The Richmond music scene could always use a little more good humor. All that math rock, jazz and metal is so damn serious.
Enter the Recliners, your new lounge band, playing cheesy (but technically adept), oddly soothing versions of popular modern songs — be they rock, rap or disco — in a swinging Vegas style full of bossa nova and cha-cha rhythms. Maybe you've heard L.A. comedy act Richard Cheese performing Nirvana with boozy, Dean Martin-like authority? These guys were onto the same shtick even earlier, in the mid-'90s, when they filled weekly gigs at clubs like Ego's and the Ritz in Austin, Texas.
Around that time, the original Recliners won numerous awards from the Austin Chronicle and the South by Southwest Music Awards, including being voted “Best Cover Act” and “Best Wedding Band.” Actress Sandra Bullock, who lives in Austin, hired them for her 2000 movie, “Miss Congeniality.”
Founder and principal arranger Russell Young, who plays keyboards and trumpet for the group, grew up in Richmond, where he once played in the Monarchs, a rock trio that relocated to Austin and wound up backing Ronnie Lane of Small Faces fame.
With his tinted shades and lounge jacket, Young looks the part of a late-show musical director. Sitting at a booth in the smoky confines of the Devil's Triangle bar CafAc Diem, where his locally constituted version of the Recliners plays every Friday night, Young gives the lowdown on why he left one of the best music scenes in the country to return to his hometown a year and a half ago.
“I came back for an old flame and now she hates my guts,” Young says, displaying the cheerful optimism of someone who has weathered these storms before. “But I love it here. … the only difference is more of a crowd shows up in Austin.”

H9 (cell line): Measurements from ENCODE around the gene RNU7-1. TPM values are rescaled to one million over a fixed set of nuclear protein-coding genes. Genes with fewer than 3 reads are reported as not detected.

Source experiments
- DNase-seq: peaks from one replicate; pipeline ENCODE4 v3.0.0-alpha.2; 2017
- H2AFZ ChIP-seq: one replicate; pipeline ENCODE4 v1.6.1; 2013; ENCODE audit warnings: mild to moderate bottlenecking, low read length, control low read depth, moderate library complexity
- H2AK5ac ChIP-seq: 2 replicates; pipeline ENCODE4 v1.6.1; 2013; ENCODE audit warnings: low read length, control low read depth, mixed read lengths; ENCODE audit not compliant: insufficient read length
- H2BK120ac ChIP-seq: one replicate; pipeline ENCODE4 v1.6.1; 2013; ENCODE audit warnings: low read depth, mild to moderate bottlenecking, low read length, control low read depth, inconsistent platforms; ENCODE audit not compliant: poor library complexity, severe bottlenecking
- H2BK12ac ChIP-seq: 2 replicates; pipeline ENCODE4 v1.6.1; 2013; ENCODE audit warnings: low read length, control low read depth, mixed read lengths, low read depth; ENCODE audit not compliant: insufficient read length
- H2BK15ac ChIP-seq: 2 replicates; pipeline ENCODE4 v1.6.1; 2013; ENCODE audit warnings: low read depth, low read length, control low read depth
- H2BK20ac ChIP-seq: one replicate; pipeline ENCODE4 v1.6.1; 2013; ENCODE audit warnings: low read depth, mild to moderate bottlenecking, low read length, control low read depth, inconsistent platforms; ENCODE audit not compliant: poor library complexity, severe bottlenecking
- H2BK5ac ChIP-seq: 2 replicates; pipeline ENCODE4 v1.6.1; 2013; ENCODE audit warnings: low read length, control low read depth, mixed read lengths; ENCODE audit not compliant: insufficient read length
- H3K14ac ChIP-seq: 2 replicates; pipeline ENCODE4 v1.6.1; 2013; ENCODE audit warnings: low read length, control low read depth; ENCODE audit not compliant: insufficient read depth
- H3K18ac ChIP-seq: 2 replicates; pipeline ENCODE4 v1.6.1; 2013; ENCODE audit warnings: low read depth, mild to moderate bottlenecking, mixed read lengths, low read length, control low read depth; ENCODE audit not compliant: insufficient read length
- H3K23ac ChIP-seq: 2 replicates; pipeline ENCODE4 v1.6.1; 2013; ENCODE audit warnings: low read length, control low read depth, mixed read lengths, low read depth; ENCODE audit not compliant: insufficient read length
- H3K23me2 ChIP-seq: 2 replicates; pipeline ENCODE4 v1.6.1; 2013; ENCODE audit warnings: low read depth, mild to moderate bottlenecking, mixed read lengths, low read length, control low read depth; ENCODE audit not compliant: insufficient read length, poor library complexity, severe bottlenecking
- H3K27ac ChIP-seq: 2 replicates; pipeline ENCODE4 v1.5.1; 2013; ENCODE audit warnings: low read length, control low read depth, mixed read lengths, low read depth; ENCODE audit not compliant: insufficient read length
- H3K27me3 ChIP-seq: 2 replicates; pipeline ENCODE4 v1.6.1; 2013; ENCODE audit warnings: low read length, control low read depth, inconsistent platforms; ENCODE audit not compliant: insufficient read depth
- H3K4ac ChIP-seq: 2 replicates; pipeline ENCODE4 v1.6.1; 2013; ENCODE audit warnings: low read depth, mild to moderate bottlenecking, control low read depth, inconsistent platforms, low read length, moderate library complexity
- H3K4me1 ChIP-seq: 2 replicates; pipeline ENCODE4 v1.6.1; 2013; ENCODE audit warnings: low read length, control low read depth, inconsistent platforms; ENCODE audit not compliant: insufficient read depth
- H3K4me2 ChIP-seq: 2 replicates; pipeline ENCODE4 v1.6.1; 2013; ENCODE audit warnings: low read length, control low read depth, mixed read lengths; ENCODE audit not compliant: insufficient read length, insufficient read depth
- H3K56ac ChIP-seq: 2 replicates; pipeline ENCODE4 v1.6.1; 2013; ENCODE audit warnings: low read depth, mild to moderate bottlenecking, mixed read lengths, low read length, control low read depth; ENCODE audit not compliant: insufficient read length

Raoul Hernandez, music editor at the Austin Chronicle, that city's alternative weekly, remembers the Recliners as part of the swing and lounge scene of the late '90s. He recalls writing a feature about Thin Lizzy bassist Phil Lynott in which he recommended the Recliners' cover of “The Boys Are Back in Town.”
“A very well-done lounge version — almost like Hoagy Carmichael,” Hernandez says. “It really brought out what a great song that was, how it could've been a '40s tune.”
The Recliners' irreverent live show is all about hearing your favorite pop songs in a new light. Since the beginning, Young has been writing down drunken audience requests on bar napkins, which he keeps filed at home.
“Not every song lends itself to this,” he says. “We take a three-chord song and put 12 chords in it. … sometimes I have to track every part myself, like on Prince's ‘When Doves Cry,’ to prove to the band we can do it.”
Having formed the Recliners as a joke while working as a producer in Austin (“I always wanted to play on ‘The Love Boat,’” Young says), he now treats the group as a mobile project, with versions in both Austin and Richmond. When he resettled here, he found several talented musicians via Craigslist.
The Richmond version of the Recliners has a new album coming out titled “White Room” (yes, after the Cream song). The group's other records have received commercial radio airplay throughout the country, Young says, with three songs currently in heavy rotation on Sirius Radio and Dish Network.
Tonight the band sounds like it's played together for years, its first set featuring snazzy, cocktail versions of Blue Oyster Cult's “Don't Fear The Reaper” and Billy Idol's “White Wedding,” before a heartwarming version of Nirvana's “Come as You Are” featuring sultry crooning from debonair lead singer, Joseph Weindl.
My eyes burn from the smoky haze, but the last thing I see appears to be a trio of Octomoms shimmying beneath a sputtering bubble machine while the band plays a nearly unrecognizable version of the Beastie Boys' “(You Gotta) Fight For Your Right (To Party!).”
Not your usual Friday night bar tunes in Richmond. S
The Recliners play CafAc Diem, 600 N. Sheppard St., every Friday night at 9. Free. 353-2500.